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Аннотация научной статьи по физике, автор научной работы — Tupikova Evgeniya, Rynkovskaya Marina

Shell structures with a mid surface of helicoid shape find application in many technical fields, mostly in civil and mechanical engineering. There is a variety of helicoid shells, but the most well-known and used are two types of ruled helicoids: right and oblique. The article is devoted to analytical and numeric-analytical methodologies for shallow right and oblique helicoids. The general approach is based on Kirchhoff-Love linear theory of thin elastic shells. Analytical results can be used for preliminary design and calculations aimed at the understanding of construction physics and regularities of stress-strain state behavior. Two methodologies of stress-strain analysis are presented: the analytical method for shallow right helicoid, and the numeric-analytic method for oblique helicoid (including any special or degenerated case). The numerical results are verified. The results and approach outlined could be of interest to designers and scientists, who want to understand the generalities of thin ruled helicoid shell behavior.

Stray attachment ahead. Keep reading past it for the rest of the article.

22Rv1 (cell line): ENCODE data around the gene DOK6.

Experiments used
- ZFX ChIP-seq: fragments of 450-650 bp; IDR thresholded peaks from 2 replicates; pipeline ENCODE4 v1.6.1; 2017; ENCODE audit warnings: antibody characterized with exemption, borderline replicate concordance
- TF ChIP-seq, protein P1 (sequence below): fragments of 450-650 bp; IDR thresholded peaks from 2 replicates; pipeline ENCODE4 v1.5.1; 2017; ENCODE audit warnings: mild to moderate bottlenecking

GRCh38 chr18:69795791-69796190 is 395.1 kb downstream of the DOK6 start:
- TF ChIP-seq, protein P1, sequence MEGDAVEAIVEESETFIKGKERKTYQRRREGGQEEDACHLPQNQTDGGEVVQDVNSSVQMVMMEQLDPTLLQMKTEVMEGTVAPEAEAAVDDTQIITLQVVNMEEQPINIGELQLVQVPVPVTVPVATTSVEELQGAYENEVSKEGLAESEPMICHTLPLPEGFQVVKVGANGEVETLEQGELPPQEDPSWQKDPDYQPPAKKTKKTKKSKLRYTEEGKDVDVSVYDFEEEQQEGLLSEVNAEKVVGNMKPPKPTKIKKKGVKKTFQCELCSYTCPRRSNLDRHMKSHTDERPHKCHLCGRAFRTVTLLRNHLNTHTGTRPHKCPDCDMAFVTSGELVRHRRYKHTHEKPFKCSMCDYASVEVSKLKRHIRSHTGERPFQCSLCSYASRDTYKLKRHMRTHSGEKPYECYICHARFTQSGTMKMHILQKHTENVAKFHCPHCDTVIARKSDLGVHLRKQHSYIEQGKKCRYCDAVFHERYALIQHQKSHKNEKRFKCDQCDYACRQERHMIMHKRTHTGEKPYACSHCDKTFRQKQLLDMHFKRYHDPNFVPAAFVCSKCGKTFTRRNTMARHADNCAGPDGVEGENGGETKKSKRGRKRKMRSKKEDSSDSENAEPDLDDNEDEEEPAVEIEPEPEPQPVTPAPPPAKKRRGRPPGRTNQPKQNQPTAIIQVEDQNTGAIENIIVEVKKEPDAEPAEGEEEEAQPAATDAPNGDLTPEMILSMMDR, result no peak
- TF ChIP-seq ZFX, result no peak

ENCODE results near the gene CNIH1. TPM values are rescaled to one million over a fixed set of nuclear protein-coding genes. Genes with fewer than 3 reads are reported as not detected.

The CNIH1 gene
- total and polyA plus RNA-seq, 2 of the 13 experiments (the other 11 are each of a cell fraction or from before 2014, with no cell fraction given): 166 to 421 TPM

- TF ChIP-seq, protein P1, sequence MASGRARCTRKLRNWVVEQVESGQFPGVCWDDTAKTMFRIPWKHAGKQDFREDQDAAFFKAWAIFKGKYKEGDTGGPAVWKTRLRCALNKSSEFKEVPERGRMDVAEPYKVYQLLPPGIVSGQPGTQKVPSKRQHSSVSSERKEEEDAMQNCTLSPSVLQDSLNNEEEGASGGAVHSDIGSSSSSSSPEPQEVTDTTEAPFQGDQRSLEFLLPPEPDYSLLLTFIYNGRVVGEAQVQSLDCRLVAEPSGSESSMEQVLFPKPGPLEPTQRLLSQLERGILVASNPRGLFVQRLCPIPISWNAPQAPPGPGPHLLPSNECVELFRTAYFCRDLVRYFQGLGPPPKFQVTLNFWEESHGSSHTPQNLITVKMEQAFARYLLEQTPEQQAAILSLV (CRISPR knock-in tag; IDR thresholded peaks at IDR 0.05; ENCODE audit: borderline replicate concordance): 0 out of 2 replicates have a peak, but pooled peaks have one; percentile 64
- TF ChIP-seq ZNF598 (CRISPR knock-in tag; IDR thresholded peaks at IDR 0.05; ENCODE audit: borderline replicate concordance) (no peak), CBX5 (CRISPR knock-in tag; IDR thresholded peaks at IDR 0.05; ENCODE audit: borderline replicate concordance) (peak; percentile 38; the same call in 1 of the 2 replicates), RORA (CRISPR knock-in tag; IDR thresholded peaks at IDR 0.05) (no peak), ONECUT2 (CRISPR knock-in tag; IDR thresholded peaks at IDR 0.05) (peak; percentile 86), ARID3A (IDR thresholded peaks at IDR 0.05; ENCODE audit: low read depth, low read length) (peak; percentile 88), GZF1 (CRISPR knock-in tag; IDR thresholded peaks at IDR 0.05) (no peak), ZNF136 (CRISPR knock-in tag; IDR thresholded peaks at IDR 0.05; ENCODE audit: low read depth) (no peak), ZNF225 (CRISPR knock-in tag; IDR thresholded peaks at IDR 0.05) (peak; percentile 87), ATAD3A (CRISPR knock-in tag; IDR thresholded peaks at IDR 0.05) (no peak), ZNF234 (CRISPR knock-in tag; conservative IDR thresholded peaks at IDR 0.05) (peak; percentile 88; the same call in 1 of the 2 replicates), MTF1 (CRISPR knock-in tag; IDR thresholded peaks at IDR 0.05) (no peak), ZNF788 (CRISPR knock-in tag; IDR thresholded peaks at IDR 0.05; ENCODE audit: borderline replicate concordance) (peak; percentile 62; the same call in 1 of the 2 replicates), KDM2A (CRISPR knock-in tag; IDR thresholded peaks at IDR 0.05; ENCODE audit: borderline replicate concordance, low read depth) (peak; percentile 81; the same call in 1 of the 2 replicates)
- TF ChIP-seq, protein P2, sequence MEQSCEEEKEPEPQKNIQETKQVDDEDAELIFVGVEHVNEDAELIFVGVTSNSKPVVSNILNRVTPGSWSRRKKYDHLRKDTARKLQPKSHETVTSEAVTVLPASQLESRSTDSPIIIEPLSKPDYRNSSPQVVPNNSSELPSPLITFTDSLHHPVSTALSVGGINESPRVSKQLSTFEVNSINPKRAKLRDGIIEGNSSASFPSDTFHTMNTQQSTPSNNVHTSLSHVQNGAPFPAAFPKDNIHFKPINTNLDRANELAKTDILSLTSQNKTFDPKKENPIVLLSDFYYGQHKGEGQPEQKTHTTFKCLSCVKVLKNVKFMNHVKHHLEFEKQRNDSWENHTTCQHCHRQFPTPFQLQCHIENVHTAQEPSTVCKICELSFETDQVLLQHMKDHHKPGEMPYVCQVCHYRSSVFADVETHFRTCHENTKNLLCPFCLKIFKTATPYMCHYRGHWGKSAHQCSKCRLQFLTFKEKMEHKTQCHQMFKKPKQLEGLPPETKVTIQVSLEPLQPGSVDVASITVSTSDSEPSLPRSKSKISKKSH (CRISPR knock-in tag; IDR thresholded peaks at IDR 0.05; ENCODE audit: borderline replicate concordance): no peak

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Magazine of Civil Engineering. 2021. 106(6). Article No. 10609

Magazine of Civil Engineering

journal homepage: http://engstroy.spbstu.ru/

ISSN 2712-8172

DOI: 10.34910/MCE. 106.9

Analytical approach to stress-strain analysis of right and oblique helicoid structures

E.M. Tupikova*, M.I. Rynkovskaya

Peoples' friendship university of Russia, Moscow, Russia *E-mail: emelian-off@yandex.ru

Keywords: helicoid structure, right helicoid, oblique helicoid, numeric-analytical solution, stress-strain analysis